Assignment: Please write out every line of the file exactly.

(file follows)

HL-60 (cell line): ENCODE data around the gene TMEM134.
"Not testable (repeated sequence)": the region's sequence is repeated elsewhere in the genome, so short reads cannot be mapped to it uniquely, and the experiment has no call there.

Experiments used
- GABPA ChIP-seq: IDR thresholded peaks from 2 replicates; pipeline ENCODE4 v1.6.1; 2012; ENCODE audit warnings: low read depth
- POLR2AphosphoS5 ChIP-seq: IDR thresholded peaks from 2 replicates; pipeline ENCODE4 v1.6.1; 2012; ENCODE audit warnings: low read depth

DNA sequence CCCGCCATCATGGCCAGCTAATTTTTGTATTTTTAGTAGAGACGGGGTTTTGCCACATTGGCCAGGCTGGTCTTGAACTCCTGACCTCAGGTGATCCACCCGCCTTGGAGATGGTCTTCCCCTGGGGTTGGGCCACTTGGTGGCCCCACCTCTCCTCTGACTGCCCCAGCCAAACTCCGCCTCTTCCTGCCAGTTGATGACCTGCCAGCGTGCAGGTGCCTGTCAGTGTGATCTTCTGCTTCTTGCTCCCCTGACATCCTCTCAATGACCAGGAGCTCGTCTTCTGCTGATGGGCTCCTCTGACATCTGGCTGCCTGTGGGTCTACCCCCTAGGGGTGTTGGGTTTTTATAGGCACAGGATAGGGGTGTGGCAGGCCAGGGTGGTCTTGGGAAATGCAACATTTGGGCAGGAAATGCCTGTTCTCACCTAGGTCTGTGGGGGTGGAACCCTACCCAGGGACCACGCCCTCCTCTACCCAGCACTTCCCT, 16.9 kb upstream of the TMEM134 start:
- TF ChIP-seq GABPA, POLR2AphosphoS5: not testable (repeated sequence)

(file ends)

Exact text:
HL-60 (cell line): ENCODE data around the gene TMEM134.
"Not testable (repeated sequence)": the region's sequence is repeated elsewhere in the genome, so short reads cannot be mapped to it uniquely, and the experiment has no call there.

Experiments used
- GABPA ChIP-seq: IDR thresholded peaks from 2 replicates; pipeline ENCODE4 v1.6.1; 2012; ENCODE audit warnings: low read depth
- POLR2AphosphoS5 ChIP-seq: IDR thresholded peaks from 2 replicates; pipeline ENCODE4 v1.6.1; 2012; ENCODE audit warnings: low read depth

DNA sequence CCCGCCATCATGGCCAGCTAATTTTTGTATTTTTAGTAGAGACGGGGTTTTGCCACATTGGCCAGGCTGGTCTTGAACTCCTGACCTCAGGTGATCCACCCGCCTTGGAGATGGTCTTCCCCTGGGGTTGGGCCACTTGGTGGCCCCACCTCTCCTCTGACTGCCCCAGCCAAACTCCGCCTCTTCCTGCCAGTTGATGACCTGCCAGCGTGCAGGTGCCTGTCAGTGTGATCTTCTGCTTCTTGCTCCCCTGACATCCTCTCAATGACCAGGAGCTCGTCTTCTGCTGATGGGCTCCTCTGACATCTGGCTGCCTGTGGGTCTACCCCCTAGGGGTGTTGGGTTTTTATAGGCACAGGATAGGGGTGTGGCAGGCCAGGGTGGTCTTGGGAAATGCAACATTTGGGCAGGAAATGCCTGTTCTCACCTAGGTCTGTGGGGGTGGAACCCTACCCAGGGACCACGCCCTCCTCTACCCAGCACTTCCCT, 16.9 kb upstream of the TMEM134 start:
- TF ChIP-seq GABPA, POLR2AphosphoS5: not testable (repeated sequence)